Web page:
Brent sensory support service (Hearing and visual impairment)


Who we are

We work with children and young people from birth to 19, who are deaf, hearing impaired, blind, partially sighted or have additional needs, to ensure they have the full range of support and opportunities available to them.

From home and early years settings through to secondary schools, our outreach teams work alongside parents, carers, teachers and other staff to remove the barriers to learning that these children and young people experience. Our aim is to enable them to improve their lives and to achieve the outcomes they and their families aspire to.

The service is split into two teams made up of a range of professionals who support hearing and visually impaired children both at home and in school.

Brent visual impairment service (BVIS)

  • advisory teachers with a qualification in teaching children and young people with visual impairment
  • a children's mobility specialist to help children and young people with visual impairment to develop independent travel and life skills
  • a resource co-ordinator who trains and supports teaching assistants (TAs) about suitable classroom materials and appropriate support for pupils with visual impairment.

Read more about BVIS

Brent deaf and hearing impaired service (BDHIS)

  • advisory teachers with a qualification in teaching children and young people with hearing impairment
  • a deaf instructor who teaches British Sign Language (BSL)
  • a specialist learning support officer.

Read more about BDHIS

What we do

There are over 150 children with visual impairment and over 250 children with hearing impairment in Brent. Some of these children also have additional needs. Input from the service can begin as soon as the children become known to us, but this will depend on the needs of the family and how they would like to take this forward.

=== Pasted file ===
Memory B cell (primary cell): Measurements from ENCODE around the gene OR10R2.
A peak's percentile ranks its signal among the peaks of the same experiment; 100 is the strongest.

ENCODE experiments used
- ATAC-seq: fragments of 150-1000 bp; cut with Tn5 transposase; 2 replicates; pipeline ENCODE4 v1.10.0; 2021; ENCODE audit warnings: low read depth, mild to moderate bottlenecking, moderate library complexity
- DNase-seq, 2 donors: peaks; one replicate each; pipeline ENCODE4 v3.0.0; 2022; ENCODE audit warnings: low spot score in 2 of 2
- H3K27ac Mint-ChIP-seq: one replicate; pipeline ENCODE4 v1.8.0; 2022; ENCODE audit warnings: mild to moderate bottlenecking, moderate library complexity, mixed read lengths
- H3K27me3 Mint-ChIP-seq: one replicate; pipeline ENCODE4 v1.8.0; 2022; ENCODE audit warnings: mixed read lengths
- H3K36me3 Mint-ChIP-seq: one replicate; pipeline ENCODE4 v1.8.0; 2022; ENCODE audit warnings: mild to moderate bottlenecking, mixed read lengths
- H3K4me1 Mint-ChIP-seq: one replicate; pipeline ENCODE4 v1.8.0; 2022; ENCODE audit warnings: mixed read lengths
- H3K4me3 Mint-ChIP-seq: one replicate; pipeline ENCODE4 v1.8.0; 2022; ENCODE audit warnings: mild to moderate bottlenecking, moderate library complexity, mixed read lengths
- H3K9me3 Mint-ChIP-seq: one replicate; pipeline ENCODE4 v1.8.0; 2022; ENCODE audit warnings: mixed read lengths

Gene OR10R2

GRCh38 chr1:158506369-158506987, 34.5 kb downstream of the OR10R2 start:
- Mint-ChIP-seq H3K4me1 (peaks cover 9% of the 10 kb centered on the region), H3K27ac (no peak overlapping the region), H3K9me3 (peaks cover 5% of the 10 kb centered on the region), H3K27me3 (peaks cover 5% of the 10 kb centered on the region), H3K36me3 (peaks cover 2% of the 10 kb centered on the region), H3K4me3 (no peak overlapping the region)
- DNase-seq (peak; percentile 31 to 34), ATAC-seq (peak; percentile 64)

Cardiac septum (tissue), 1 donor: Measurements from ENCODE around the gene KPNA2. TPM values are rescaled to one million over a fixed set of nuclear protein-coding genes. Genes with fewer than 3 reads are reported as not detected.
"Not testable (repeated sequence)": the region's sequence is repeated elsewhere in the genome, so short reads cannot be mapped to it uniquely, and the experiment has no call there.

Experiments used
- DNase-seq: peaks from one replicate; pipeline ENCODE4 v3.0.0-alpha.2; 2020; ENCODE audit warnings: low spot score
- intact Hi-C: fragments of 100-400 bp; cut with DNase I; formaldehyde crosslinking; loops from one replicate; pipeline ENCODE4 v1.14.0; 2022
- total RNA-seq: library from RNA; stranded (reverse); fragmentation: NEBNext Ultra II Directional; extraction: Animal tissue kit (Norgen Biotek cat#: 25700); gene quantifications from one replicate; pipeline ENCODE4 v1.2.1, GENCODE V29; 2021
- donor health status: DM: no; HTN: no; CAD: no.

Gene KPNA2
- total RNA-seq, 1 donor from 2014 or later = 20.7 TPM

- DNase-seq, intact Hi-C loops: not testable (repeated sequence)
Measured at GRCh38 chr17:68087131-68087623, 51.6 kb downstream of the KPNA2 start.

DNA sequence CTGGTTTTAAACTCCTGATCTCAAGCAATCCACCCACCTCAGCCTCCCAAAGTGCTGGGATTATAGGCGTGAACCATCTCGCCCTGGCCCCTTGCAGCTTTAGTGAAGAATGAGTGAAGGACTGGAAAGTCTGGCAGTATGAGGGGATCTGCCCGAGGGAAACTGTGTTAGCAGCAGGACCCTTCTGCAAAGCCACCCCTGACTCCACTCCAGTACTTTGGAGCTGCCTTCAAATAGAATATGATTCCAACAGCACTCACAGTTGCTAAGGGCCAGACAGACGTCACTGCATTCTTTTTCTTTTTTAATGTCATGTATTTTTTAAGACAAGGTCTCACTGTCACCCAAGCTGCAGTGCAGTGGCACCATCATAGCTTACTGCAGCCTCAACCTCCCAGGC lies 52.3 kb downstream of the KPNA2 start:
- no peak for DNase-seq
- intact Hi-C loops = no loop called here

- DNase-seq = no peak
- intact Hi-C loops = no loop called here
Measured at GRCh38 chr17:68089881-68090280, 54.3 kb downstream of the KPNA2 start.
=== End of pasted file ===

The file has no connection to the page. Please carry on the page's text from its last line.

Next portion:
Early years support includes:

  • home visits
  • assessing functional hearing and vision
  • working alongside parents and carers to help a child or young person develop specific skills, for example, helping a blind child to learn to play using their other senses or supporting a deaf child in communicating with those around them
  • liaising with other professionals who may be involved with a child e.g. paediatricians and physiotherapists
  • supporting a child's transition to pre-school/school
  • offering ideas and suggestions and suitable toys and games for children with a sensory impairment.

Support in schools includes:

  • delivering in-service training for teachers and teaching assistants and providing on-going support and lesson planning for school staff on hearing and visual impairment issues
  • advising on strategies and approaches in the classroom, including the adaption of teaching materials
  • helping with exam and access arrangements, school trips and work experience
  • providing mobility and independence training in schools
  • teaching specialist skills like listening skills and Braille
  • helping to recruit and train teaching assistants
  • gathering pupil and parent feedback and acting upon it.


Getting referred to us


Most referrals for children with visual or hearing impairments are made by local or specialist hospitals after diagnosis and the service has developed good contacts with them. Parents are informed by the hospital about the Brent Service and the hospital gets their consent to refer on to us.

If schools are concerned about a child who does not have a diagnosis they can contact us directly (see leaflet). Parents who are concerned about a possible visual or hearing difficulty will be advised by the school to get an appointment with a health professional for example, a GP, who can refer on if necessary, or an optician in the case of a child not seeing clearly in class. We can then get involved if necessary.


Training opportunities

We tailor our training to the needs of the individuals or groups.

This includes:

  • a one-off awareness raising session on visual or deafness/hearing impairment
  • sessions for teachers on approaches and strategies that can be used in the classroom to ensure that particular children are fully included
  • in-depth training for key staff e.g. class teachers or subject teachers
  • training for school support staff to help them to be effective in their role and promoting independent learning
  • training in the modification of materials for children with visual impairment
  • training for other professionals e.g. therapists
  • awareness raising for other people who have contact with the child or young person e.g. escorts on Brent Transport Service.

Contact us for more information.